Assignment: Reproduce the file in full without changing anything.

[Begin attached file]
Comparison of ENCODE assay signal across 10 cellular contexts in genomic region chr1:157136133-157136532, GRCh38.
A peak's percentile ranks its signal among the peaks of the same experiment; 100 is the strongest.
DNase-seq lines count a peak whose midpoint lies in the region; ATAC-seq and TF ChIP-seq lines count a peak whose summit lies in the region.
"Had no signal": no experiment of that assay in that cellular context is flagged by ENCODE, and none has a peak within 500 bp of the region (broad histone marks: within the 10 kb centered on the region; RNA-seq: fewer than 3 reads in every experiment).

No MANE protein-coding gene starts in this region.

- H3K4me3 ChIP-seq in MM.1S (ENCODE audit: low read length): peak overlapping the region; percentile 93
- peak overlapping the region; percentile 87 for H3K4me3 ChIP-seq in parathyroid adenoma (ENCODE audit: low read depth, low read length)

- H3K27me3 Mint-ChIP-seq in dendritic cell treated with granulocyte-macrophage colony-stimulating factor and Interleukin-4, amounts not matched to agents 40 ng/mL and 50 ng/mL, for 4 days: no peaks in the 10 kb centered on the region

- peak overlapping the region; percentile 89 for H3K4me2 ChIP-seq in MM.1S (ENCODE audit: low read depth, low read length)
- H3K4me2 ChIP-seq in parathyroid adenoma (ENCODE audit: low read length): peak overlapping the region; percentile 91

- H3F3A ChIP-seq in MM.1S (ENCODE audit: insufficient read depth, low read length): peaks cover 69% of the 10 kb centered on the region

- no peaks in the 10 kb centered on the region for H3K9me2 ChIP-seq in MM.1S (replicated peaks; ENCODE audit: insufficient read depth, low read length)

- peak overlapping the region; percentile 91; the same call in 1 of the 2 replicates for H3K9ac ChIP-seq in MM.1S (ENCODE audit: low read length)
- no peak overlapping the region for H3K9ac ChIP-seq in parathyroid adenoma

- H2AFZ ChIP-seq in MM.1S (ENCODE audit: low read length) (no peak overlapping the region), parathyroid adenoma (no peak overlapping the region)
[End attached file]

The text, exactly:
Comparison of ENCODE assay signal across 10 cellular contexts in genomic region chr1:157136133-157136532, GRCh38.
A peak's percentile ranks its signal among the peaks of the same experiment; 100 is the strongest.
DNase-seq lines count a peak whose midpoint lies in the region; ATAC-seq and TF ChIP-seq lines count a peak whose summit lies in the region.
"Had no signal": no experiment of that assay in that cellular context is flagged by ENCODE, and none has a peak within 500 bp of the region (broad histone marks: within the 10 kb centered on the region; RNA-seq: fewer than 3 reads in every experiment).

No MANE protein-coding gene starts in this region.

- H3K4me3 ChIP-seq in MM.1S (ENCODE audit: low read length): peak overlapping the region; percentile 93
- peak overlapping the region; percentile 87 for H3K4me3 ChIP-seq in parathyroid adenoma (ENCODE audit: low read depth, low read length)

- H3K27me3 Mint-ChIP-seq in dendritic cell treated with granulocyte-macrophage colony-stimulating factor and Interleukin-4, amounts not matched to agents 40 ng/mL and 50 ng/mL, for 4 days: no peaks in the 10 kb centered on the region

- peak overlapping the region; percentile 89 for H3K4me2 ChIP-seq in MM.1S (ENCODE audit: low read depth, low read length)
- H3K4me2 ChIP-seq in parathyroid adenoma (ENCODE audit: low read length): peak overlapping the region; percentile 91

- H3F3A ChIP-seq in MM.1S (ENCODE audit: insufficient read depth, low read length): peaks cover 69% of the 10 kb centered on the region

- no peaks in the 10 kb centered on the region for H3K9me2 ChIP-seq in MM.1S (replicated peaks; ENCODE audit: insufficient read depth, low read length)

- peak overlapping the region; percentile 91; the same call in 1 of the 2 replicates for H3K9ac ChIP-seq in MM.1S (ENCODE audit: low read length)
- no peak overlapping the region for H3K9ac ChIP-seq in parathyroid adenoma

- H2AFZ ChIP-seq in MM.1S (ENCODE audit: low read length) (no peak overlapping the region), parathyroid adenoma (no peak overlapping the region)